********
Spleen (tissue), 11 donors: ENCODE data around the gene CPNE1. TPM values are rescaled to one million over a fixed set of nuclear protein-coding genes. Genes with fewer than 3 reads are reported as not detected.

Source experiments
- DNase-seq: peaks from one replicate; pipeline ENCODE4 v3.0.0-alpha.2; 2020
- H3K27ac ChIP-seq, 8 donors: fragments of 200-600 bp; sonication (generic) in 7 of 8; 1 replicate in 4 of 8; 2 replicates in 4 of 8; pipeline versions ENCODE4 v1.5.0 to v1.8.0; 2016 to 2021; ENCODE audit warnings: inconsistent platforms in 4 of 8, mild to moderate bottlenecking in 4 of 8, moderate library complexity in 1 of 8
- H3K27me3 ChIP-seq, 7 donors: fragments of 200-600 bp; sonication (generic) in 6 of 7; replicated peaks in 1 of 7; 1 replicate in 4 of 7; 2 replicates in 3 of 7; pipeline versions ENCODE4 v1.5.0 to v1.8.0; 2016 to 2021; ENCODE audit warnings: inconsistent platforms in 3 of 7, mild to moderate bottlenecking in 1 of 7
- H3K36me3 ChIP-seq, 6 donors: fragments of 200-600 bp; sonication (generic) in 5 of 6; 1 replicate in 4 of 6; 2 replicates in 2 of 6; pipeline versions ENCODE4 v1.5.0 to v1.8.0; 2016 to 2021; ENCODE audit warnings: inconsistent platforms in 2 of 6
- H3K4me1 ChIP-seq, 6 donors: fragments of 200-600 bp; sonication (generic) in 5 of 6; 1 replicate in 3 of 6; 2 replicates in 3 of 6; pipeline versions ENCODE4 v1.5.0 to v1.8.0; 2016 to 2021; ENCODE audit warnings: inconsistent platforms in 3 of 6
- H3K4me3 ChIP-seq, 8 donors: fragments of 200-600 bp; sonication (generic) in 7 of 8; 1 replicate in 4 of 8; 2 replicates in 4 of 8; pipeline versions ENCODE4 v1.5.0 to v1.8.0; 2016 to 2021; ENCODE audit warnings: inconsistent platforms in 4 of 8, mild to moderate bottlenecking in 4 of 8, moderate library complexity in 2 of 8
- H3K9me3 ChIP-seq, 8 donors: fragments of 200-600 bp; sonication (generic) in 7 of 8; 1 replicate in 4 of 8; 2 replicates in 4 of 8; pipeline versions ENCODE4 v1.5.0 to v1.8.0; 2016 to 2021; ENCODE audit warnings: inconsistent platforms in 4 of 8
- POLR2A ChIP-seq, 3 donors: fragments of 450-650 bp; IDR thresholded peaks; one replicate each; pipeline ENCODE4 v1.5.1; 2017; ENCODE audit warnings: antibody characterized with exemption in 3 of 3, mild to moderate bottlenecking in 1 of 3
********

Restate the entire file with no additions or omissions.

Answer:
Spleen (tissue), 11 donors: ENCODE data around the gene CPNE1. TPM values are rescaled to one million over a fixed set of nuclear protein-coding genes. Genes with fewer than 3 reads are reported as not detected.

Source experiments
- DNase-seq: peaks from one replicate; pipeline ENCODE4 v3.0.0-alpha.2; 2020
- H3K27ac ChIP-seq, 8 donors: fragments of 200-600 bp; sonication (generic) in 7 of 8; 1 replicate in 4 of 8; 2 replicates in 4 of 8; pipeline versions ENCODE4 v1.5.0 to v1.8.0; 2016 to 2021; ENCODE audit warnings: inconsistent platforms in 4 of 8, mild to moderate bottlenecking in 4 of 8, moderate library complexity in 1 of 8
- H3K27me3 ChIP-seq, 7 donors: fragments of 200-600 bp; sonication (generic) in 6 of 7; replicated peaks in 1 of 7; 1 replicate in 4 of 7; 2 replicates in 3 of 7; pipeline versions ENCODE4 v1.5.0 to v1.8.0; 2016 to 2021; ENCODE audit warnings: inconsistent platforms in 3 of 7, mild to moderate bottlenecking in 1 of 7
- H3K36me3 ChIP-seq, 6 donors: fragments of 200-600 bp; sonication (generic) in 5 of 6; 1 replicate in 4 of 6; 2 replicates in 2 of 6; pipeline versions ENCODE4 v1.5.0 to v1.8.0; 2016 to 2021; ENCODE audit warnings: inconsistent platforms in 2 of 6
- H3K4me1 ChIP-seq, 6 donors: fragments of 200-600 bp; sonication (generic) in 5 of 6; 1 replicate in 3 of 6; 2 replicates in 3 of 6; pipeline versions ENCODE4 v1.5.0 to v1.8.0; 2016 to 2021; ENCODE audit warnings: inconsistent platforms in 3 of 6
- H3K4me3 ChIP-seq, 8 donors: fragments of 200-600 bp; sonication (generic) in 7 of 8; 1 replicate in 4 of 8; 2 replicates in 4 of 8; pipeline versions ENCODE4 v1.5.0 to v1.8.0; 2016 to 2021; ENCODE audit warnings: inconsistent platforms in 4 of 8, mild to moderate bottlenecking in 4 of 8, moderate library complexity in 2 of 8
- H3K9me3 ChIP-seq, 8 donors: fragments of 200-600 bp; sonication (generic) in 7 of 8; 1 replicate in 4 of 8; 2 replicates in 4 of 8; pipeline versions ENCODE4 v1.5.0 to v1.8.0; 2016 to 2021; ENCODE audit warnings: inconsistent platforms in 4 of 8
- POLR2A ChIP-seq, 3 donors: fragments of 450-650 bp; IDR thresholded peaks; one replicate each; pipeline ENCODE4 v1.5.1; 2017; ENCODE audit warnings: antibody characterized with exemption in 3 of 3, mild to moderate bottlenecking in 1 of 3